Pre-eclampsia and eclampsia are basically two forms of the same disorder. Pre-eclampsia is a complication of pregnancy involving a sudden increase in blood pressure, protein in the urine and swelling of the extremities.
Women with pre-eclampsia are carefully monitored, are often put on bed rest and are at increased risk of preterm labor, interventions during birth and c section delivery. There are varying degrees of severity in pre-eclampsia.
Eclampsia is the most serious form of this disorder. If pre-eclampsia is not properly diagnosed and treated, the condition can quickly progress to eclampsia. For this reason, your doctor will monitor your health very closely if you are diagnosed with pre-eclampsia.
Women with eclampsia often have seizures which can occur before, during or after the birth of the baby. The most dangerous risk of eclampsia is coma or death of both the mother and the baby.
Treatment varies widely depending on the severity of the disorder and the gestational age of the pregnancy. Whenever possible, the pregnancy will be allowed to continue until the baby can be born healthy. However, in severe cases of pre-eclampsia and definitely in the case of eclampsia, the baby will have to be delivered, regardless of the gestational age.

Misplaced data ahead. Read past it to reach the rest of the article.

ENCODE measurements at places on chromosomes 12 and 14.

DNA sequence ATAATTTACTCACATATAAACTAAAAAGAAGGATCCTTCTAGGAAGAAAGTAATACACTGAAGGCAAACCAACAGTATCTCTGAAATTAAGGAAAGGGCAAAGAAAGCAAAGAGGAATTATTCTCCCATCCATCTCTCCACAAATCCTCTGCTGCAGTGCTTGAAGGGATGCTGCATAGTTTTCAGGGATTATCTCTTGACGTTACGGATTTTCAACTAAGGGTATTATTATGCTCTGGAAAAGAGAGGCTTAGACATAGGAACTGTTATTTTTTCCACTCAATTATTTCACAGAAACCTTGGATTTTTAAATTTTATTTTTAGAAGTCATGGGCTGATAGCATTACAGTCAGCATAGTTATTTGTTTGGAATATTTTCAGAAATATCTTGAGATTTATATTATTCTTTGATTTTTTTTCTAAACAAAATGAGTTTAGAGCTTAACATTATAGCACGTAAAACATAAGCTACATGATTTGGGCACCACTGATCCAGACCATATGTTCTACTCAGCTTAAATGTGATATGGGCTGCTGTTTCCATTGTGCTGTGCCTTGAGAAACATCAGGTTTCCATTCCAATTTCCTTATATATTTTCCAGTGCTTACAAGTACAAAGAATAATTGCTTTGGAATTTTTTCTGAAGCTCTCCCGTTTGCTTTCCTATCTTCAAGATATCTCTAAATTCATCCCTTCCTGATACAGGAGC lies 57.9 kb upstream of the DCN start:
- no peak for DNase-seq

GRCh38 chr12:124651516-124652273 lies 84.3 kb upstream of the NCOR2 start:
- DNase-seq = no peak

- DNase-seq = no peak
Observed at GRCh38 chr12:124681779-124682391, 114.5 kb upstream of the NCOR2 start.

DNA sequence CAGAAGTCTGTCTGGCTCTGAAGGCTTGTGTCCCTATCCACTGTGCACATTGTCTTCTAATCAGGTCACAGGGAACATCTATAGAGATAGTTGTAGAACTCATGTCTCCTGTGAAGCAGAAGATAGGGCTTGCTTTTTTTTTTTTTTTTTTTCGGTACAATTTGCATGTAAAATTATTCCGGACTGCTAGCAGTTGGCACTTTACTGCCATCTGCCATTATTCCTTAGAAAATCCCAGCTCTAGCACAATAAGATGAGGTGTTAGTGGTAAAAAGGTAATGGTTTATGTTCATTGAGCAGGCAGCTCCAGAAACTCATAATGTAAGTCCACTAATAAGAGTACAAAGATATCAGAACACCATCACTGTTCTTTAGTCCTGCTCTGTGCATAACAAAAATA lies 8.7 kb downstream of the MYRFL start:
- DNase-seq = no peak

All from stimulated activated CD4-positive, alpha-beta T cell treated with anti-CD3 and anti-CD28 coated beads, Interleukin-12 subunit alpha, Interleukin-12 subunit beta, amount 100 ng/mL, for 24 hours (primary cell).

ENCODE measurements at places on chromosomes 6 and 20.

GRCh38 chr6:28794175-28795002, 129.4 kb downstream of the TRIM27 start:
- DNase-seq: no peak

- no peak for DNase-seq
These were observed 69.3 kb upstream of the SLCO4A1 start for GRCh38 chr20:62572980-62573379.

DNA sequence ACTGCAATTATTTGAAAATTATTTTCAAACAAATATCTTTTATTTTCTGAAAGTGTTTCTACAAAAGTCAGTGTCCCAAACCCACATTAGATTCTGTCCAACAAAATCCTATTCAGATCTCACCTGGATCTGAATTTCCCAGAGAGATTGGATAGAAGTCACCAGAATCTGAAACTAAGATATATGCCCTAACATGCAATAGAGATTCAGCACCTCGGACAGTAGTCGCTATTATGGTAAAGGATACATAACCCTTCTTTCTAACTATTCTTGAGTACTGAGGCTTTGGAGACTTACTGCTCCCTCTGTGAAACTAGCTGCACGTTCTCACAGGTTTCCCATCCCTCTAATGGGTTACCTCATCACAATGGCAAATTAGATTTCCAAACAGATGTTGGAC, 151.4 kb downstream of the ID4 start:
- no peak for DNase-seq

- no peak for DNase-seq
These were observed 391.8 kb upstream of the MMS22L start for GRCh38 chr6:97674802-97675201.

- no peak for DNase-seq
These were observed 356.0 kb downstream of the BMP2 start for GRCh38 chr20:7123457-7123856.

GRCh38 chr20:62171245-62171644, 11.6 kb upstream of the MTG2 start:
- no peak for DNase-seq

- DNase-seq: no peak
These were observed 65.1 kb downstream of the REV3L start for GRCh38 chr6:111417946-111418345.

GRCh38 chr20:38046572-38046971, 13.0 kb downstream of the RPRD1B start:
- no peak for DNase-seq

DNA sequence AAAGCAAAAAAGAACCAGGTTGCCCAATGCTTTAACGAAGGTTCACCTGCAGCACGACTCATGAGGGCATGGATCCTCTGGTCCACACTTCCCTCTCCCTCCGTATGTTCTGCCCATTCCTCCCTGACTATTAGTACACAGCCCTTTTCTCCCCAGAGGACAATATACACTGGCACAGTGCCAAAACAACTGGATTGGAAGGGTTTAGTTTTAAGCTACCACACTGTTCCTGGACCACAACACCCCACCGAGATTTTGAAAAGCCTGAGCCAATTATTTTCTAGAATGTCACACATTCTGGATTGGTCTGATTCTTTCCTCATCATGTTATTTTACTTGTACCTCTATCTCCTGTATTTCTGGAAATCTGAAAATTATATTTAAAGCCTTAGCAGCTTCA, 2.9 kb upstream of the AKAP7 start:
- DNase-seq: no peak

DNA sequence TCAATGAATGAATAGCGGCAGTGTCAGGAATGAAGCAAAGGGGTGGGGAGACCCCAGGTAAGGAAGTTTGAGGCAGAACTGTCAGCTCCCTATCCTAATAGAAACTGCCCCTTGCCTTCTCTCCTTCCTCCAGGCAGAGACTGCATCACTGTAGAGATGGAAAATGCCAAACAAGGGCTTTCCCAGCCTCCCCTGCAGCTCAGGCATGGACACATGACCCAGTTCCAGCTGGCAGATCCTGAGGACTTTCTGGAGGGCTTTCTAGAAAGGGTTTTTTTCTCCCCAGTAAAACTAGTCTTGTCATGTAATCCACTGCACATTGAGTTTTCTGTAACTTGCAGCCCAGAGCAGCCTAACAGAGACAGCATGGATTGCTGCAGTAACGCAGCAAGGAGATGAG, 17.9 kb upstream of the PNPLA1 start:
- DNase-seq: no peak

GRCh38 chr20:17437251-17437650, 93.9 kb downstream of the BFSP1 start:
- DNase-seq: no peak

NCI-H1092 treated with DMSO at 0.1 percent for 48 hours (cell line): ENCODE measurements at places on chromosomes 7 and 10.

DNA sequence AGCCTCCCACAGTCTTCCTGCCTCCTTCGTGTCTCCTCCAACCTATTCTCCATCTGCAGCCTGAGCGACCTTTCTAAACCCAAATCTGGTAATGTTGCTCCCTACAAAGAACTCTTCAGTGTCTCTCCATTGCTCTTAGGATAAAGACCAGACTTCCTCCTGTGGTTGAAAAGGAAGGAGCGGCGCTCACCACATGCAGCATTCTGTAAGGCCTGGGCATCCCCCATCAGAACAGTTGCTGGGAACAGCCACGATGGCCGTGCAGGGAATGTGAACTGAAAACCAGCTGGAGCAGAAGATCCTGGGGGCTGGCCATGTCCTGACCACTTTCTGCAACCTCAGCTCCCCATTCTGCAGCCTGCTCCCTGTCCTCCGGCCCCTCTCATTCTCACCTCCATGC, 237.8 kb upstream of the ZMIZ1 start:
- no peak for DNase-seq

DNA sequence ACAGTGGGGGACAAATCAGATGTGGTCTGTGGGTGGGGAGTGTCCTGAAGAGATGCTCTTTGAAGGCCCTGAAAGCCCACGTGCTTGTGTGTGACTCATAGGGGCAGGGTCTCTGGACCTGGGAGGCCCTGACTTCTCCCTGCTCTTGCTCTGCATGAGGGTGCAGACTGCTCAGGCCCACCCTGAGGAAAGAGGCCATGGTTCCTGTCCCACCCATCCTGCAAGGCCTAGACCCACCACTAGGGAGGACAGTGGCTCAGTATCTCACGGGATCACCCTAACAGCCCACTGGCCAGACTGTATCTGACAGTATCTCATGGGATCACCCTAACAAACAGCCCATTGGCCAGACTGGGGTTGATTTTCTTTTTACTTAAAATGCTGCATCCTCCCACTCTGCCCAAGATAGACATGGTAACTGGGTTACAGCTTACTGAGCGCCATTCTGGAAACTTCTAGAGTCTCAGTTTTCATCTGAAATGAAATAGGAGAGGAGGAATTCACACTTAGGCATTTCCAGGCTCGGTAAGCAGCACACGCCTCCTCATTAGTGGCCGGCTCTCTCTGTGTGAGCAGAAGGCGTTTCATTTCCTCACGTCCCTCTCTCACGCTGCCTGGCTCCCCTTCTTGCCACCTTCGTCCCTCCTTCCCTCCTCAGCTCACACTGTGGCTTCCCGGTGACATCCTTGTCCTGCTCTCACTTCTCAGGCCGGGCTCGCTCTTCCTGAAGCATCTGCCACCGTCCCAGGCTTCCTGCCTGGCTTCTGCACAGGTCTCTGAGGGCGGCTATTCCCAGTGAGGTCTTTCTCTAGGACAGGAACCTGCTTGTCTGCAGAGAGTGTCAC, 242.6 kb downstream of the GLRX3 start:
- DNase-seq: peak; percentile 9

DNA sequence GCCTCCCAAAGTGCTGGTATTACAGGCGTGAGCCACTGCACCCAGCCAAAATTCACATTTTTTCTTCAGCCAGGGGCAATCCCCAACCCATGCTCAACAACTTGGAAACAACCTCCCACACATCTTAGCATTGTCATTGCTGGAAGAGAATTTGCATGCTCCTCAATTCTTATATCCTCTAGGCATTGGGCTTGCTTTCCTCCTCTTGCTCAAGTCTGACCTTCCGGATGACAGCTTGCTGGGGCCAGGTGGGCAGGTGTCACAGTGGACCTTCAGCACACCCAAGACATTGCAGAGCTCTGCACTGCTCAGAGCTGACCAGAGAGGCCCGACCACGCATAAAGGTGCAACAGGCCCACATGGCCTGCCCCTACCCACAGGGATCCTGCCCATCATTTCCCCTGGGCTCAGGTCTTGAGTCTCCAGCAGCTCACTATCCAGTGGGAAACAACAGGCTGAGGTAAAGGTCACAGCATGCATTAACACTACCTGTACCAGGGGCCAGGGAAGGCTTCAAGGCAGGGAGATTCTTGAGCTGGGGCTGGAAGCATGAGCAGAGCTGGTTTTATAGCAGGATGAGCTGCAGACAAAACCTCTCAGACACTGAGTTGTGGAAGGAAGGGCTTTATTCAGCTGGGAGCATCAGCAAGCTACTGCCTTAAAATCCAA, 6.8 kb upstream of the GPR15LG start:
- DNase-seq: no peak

Women with mild pre-eclampsia are often allowed to remain at home with restrictions on activity. These women may have more frequent doctor’s visits and additional testing as the pregnancy progresses.
In more severe cases of pre-eclampsia, hospitalization may be required. Medications to prevent seizures and steroids to help baby’s lungs mature may be given. Blood pressure medication may also be required.
If the condition develops into eclampsia, the baby must be delivered as soon as possible. However, before this can happen, the mother’s condition must be stabilized. Medications will be given for seizures and to bring down the blood pressure to a safe level for the baby to be born. A c section will almost certainly be required.